Shorts Gone Wild Isn’t Particularly Wild, But It Is Consistently Funny

Andy Quiroga and Niki Fridh discuss the request of Matt Stabile and Rayner Garranchan in Christopher Demos-Brown’s Mallory Square in Shorts Gone Wild / Photos by Robert Figueroa

By Bill Hirschman

Don’t let the title, Shorts Gone Wild, conjure expectations of bare-breasted actresses and pantless actors. Sexuality, especially homosexuality,  does plays a role in most of the eight playlets, but it’s pretty tame stuff for South Florida.

Yet, this outing of light comedies with a live-and-let-live message is more consistently entertaining than some of City Theatre’s earlier forays into an alternative adults-only version of its venerable Summer Shorts program. None are outrageously hysterical but most deliver enough guffaws and chuckles to make the trip worthwhile.

A gently subversive vibe is in keeping with the first-time co-producer of the project, Island City Stage, just now finishing its first season of gaycentric theater in Empire Stage’s tiny venue in Fort Lauderdale. Several plays skewer the intractability of homophobes, notably Paul Rudnick’s indestructibly funny The Gay Agenda that has been presented by City Theatre twice before.

Unlike Summer Shorts which draws from a national pool of submissions, the plays here are most homegrown, underscoring the depth of the bench locally. The roster includes Kim Ehly (who wrote Baby GirL), Tony Finstrom (author of As Fate Would Have It, or The Famous Tragic History of Lady Jane Grey) Michael Leeds (Swinging On A Star), Mark Della Ventura (Small Membership) and Christopher Demos-Brown (Captiva) plus ringers Rudnick (Jeffrey) and Doug Wright (I Am My Own Wife).

To spice things up a tad, the order that the first seven plays are performed is based on audience members drawing numbers from a hat between each playlet. Pretty gutsy since you never know where the weaker and strong pieces will fall. This adds a gonzo frisson that emphasizes the unpredictability of live theater.

If some scripts are stronger than other (a nagging hallmark of the short play festival phenomenon), the repertory cast’s wired enthusiasm never flags, namely Gladys R. Benton, the indefatigable Niki Fridh, Rayner G. Garranchan, Matt Stabile, Janet Weakley, Andy Quiroga and later in the run, pinch hitter Larry Buzzeo. The directing corps includes Andy Rogow, Island City’s artistic director; Ehly, best known as an actress; John Manzelli, City Theatre’s artistic director, and Leeds, best known as a director of musicals and comedies.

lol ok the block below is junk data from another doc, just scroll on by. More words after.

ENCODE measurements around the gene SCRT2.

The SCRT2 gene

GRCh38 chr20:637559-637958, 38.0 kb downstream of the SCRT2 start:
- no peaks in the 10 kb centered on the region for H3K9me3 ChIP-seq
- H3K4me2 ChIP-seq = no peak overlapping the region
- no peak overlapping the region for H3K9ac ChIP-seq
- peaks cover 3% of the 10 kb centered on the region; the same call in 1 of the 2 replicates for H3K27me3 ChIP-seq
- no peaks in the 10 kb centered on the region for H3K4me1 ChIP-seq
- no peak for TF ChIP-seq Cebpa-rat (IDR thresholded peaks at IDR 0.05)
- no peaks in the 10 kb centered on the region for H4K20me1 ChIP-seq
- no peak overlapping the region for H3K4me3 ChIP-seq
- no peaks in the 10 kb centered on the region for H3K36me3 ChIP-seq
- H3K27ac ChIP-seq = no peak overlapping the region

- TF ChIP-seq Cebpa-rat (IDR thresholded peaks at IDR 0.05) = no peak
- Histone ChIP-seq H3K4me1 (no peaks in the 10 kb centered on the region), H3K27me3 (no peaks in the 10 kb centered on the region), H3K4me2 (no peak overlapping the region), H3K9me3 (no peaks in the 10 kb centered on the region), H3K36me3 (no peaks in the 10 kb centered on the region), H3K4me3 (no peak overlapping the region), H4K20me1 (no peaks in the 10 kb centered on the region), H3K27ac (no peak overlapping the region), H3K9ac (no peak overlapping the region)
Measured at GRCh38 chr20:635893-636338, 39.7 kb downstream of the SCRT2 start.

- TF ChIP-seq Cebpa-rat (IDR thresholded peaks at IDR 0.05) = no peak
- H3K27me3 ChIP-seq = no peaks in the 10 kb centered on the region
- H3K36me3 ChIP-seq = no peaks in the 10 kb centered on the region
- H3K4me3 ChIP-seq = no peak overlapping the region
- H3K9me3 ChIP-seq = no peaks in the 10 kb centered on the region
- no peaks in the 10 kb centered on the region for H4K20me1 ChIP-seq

The grin of the night, especially for lovers of show tunes, is the spoofy A Lyrical Fable, written and directed by Leeds. It tells a literally rose-colored fairy tale of a small town girl coming to New York City to become a Rockette and finds love just as she’s about to give up on her dreams. Every single line, chirpily delivered with abandon by Fridh and her colleagues, is a lyric from about four dozen Broadway or pop songs. Appreciation of Leeds’ wackiness will wax and wane depending on your obsession with original cast albums; but for show queens, this is an unqualified hoot.

Two pieces have been done before in City Theatre’s Standing On Ceremony: The Gay Marriage Plays in June 2012.

One reprise is Wright’s On Facebook. Allegedly based on a real Facebook discussion thread, a homophobe and her buddy square off online with three gays and a lesbian. It’s mildly funny because of the performers’ zeal, but it’s just not as fully-fleshed out as some of the other pieces and it only lands when preached to a very sympathetic choir.

The second also appeared during the “regular” Summer Shorts this year at the Arsht Center: Rudnick’s The Gay Agenda. This time it’s Weakley as the pearl-bedecked Ohio homophobic housewife giving a cautionary speech to her fellow matrons at the Orchid Club or some such meeting. Her perkiness melts into increasing anxiety as she describes how her continued interaction with two “nice” gay men next door has led her to hear an ever more encroaching “gay” voice in her head that fires catty potshots at her “straight” world.